John G. Stoessinger

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John G. Stoessinger
Born (1927-10-14) 14 October 1927 (age 89)
Vienna, Austria
Residence New York, New York
Institutions City University of New York
Alma mater Harvard University (Ph.D)

John George Stoessinger (born October 14, 1927),[1][2] a prize-winning author of ten leading books on world politics, has been the recipient of the distinguished Bancroft Prize for History for The Might of Nations, and has served as Acting Director for the Political Affairs Division at the United Nations. On the eve of World War II, Dr. Stoessinger fled from Nazi-occupied Austria to Czechoslovakia. His family was saved by a Japanese diplomat, Chiune Sugihara, who issued three visas to transit Russia, allowing them to escape to Shanghai via Siberia and Kobe. Dr. Stoessinger is currently a member of the Council on Foreign Relations, lecturing extensively throughout the world, and serves as Distinguished Professor of Global Diplomacy at the University of San Diego and is a visiting lecturer at the University of California, San Diego.

Stoessinger is notable for his individual analyses of war, contrasted with the systemic views more commonly studied by political scientists after the Second World War. An example of this is his work in Why Nations Go to War. In the first section of his novel, The Iron Dice, Stoessinger offers an alternative explanation of the causes of World War I, one that includes human reactions and feelings.

In 1976, Stoessinger pleaded guilty to concealing fraud totaling at least $260,000 committed by Anne Lament, who used letters of recommendation from him which she addressed to overseas banks and governments.[3] He subsequently received a full Presidential Pardon from Ronald Reagan, thereby nullifying the original offense.[4]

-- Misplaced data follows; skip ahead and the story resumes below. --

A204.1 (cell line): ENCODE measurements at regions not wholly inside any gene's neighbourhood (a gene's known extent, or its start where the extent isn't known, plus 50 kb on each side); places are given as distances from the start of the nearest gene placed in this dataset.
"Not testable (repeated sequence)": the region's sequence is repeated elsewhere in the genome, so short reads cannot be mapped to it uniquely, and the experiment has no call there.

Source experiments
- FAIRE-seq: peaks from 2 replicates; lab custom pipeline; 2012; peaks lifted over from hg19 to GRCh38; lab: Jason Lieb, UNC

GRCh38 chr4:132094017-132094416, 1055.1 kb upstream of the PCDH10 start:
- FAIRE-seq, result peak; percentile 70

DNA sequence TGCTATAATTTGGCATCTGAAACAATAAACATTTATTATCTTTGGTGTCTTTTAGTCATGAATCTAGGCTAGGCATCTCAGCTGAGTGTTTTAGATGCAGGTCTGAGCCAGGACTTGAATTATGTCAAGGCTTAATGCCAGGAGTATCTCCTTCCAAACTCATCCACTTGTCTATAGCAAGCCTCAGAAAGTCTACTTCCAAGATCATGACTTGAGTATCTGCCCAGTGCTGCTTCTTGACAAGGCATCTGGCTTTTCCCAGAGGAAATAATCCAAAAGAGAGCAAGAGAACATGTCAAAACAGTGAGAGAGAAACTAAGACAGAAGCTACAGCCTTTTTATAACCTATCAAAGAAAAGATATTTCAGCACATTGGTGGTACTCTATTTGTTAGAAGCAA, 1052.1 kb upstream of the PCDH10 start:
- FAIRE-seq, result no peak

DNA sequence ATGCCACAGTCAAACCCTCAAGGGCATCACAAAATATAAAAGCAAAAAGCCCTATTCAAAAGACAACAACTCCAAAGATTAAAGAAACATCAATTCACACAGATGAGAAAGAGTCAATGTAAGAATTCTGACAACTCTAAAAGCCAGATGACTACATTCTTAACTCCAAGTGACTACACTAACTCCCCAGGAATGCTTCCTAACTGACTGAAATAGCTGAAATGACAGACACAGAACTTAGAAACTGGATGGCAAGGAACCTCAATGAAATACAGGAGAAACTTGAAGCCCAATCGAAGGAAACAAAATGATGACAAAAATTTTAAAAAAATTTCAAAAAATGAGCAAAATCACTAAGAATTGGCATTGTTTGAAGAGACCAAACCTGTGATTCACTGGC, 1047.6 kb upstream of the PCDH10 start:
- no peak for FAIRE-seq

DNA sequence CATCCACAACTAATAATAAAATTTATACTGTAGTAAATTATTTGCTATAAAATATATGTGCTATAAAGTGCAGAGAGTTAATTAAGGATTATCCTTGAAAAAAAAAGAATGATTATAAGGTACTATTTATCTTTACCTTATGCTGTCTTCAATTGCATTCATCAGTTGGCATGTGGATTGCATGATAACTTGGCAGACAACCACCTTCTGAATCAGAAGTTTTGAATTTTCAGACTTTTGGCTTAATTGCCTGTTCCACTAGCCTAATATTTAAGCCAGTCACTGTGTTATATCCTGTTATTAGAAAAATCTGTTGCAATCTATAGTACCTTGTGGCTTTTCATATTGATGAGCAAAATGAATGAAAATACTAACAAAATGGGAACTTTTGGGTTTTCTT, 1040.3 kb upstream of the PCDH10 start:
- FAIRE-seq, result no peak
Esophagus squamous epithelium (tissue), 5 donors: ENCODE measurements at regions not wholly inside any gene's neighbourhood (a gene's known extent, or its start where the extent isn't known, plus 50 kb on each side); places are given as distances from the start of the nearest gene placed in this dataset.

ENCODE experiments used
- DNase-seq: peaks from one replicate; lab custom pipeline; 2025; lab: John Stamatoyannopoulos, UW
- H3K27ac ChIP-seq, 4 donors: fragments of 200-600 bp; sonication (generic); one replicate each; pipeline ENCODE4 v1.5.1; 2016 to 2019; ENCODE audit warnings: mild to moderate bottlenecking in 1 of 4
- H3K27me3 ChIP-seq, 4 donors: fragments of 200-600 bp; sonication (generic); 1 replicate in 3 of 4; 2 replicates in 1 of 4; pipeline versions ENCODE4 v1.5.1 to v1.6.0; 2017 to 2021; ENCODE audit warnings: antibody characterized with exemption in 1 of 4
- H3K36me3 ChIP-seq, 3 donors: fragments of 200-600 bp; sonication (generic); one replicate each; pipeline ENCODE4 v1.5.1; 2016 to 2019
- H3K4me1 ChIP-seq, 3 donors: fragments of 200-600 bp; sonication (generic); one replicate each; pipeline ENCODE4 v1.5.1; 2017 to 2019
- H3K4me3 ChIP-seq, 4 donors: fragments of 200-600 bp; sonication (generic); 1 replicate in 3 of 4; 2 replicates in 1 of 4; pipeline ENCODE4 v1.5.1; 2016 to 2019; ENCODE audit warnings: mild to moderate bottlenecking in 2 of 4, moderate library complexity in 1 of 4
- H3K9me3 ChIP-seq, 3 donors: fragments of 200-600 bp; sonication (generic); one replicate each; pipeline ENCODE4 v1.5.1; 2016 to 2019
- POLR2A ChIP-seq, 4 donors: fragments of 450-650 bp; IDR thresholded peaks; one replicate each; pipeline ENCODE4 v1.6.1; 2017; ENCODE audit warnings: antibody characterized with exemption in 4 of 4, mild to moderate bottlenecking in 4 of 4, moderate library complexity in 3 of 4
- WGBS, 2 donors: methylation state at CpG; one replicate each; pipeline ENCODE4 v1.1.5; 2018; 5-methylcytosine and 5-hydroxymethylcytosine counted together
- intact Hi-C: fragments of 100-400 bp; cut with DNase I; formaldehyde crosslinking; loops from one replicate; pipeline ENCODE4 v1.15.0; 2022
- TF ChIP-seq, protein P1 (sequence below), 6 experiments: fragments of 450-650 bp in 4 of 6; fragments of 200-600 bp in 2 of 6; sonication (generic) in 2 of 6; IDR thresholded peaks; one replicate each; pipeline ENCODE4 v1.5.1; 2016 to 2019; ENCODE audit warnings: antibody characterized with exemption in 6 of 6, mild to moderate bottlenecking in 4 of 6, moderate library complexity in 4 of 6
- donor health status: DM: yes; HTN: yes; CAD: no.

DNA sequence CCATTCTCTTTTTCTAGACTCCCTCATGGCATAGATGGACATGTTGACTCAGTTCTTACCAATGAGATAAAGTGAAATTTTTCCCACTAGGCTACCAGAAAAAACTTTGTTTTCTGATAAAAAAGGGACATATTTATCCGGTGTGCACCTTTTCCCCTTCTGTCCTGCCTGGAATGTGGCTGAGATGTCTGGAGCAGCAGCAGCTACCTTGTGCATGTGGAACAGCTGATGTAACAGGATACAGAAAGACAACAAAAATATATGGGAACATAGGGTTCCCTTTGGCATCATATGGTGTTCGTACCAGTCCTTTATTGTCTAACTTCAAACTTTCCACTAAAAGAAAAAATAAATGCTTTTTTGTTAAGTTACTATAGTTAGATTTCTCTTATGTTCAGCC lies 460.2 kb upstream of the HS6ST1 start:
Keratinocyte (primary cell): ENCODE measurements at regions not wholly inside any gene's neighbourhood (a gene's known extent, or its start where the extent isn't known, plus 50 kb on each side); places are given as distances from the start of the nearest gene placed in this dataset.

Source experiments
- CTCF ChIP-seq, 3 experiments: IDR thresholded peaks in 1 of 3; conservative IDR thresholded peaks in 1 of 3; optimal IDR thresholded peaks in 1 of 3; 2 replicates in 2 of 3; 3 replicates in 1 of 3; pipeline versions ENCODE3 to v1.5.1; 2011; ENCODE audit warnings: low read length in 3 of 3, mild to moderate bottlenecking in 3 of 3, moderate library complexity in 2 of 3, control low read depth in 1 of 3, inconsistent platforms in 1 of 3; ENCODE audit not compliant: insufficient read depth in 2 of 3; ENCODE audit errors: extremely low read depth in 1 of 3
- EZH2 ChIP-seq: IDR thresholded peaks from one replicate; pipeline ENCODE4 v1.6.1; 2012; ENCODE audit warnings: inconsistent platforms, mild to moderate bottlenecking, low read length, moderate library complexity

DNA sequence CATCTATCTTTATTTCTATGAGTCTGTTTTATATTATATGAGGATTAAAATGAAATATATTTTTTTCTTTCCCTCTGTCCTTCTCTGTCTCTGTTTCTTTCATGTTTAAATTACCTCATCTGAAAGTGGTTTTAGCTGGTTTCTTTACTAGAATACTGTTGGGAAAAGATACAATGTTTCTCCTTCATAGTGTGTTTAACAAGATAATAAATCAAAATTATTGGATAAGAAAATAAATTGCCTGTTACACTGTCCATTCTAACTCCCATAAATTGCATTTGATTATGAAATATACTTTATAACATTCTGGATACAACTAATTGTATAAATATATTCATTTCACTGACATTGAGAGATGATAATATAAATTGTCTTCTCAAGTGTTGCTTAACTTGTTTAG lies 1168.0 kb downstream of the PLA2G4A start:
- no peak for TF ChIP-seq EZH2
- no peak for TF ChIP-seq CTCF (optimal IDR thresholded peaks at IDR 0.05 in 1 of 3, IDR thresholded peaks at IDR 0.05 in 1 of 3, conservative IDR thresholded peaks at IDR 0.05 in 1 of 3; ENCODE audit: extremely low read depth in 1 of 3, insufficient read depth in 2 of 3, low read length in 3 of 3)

Partial bibliography[edit]

  • The Refugee and the World Community (1956)
  • The Might of Nations: World Politics in Our Time (1962)
  • Financing the United Nations System (1964)
  • Power and Order (1964)
  • The United Nations and the Superpowers (1965)
  • Nations in Darkness: China, Russia, and America (1971) (Note: The sixth and most recent edition was retitled Nations at Dawn: China, Russia, and America)
  • Why Nations Go to War (1974, 11th ed. 2011)
  • Henry Kissinger: The Anguish of Power (1976)
  • Night Journey (1978)
  • Crusaders and Pragmatists: Movers of Modern American Foreign Policy (1979)

Sources[edit]

Stoessinger, John (2007) [1974]. Why Nations Go to War, Tenth Edition. 

Stoessinger, John (1994) [1971]. Nations at Dawn: China, Russia, and America, Sixth Edition. 

Stoessinger, John G. Crusaders and Pragmatists: Movers of Modern American Foreign Policy. New York City: n.p., 1979.

Footnotes[edit]

  1. ^ Date information sourced from Library of Congress Authorities data, via corresponding WorldCat Identities linked authority file (LAF) .
  2. ^ [1]
  3. ^ "Love and Leverage". Time Magazine. December 6, 1976. Retrieved 2007-12-22. 
  4. ^ John G. Stoessinger pardon.pdf

External links[edit]